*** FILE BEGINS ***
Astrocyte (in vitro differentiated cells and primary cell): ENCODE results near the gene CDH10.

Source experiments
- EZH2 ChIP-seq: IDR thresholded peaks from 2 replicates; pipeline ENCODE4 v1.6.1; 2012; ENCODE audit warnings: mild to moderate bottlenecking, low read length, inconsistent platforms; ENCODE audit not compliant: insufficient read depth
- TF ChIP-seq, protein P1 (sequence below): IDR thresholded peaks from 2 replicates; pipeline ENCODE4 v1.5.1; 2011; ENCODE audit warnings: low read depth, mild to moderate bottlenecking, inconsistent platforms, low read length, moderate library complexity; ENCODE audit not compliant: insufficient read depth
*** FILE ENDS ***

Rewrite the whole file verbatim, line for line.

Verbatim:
Astrocyte (in vitro differentiated cells and primary cell): ENCODE results near the gene CDH10.

Source experiments
- EZH2 ChIP-seq: IDR thresholded peaks from 2 replicates; pipeline ENCODE4 v1.6.1; 2012; ENCODE audit warnings: mild to moderate bottlenecking, low read length, inconsistent platforms; ENCODE audit not compliant: insufficient read depth
- TF ChIP-seq, protein P1 (sequence below): IDR thresholded peaks from 2 replicates; pipeline ENCODE4 v1.5.1; 2011; ENCODE audit warnings: low read depth, mild to moderate bottlenecking, inconsistent platforms, low read length, moderate library complexity; ENCODE audit not compliant: insufficient read depth